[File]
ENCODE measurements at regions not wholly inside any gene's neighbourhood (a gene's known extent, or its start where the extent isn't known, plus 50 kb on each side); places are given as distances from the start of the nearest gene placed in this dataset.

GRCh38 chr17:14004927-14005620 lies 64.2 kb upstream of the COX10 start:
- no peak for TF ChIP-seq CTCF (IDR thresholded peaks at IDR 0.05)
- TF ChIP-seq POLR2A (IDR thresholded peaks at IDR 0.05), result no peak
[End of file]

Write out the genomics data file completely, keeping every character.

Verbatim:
ENCODE measurements at regions not wholly inside any gene's neighbourhood (a gene's known extent, or its start where the extent isn't known, plus 50 kb on each side); places are given as distances from the start of the nearest gene placed in this dataset.

GRCh38 chr17:14004927-14005620 lies 64.2 kb upstream of the COX10 start:
- no peak for TF ChIP-seq CTCF (IDR thresholded peaks at IDR 0.05)
- TF ChIP-seq POLR2A (IDR thresholded peaks at IDR 0.05), result no peak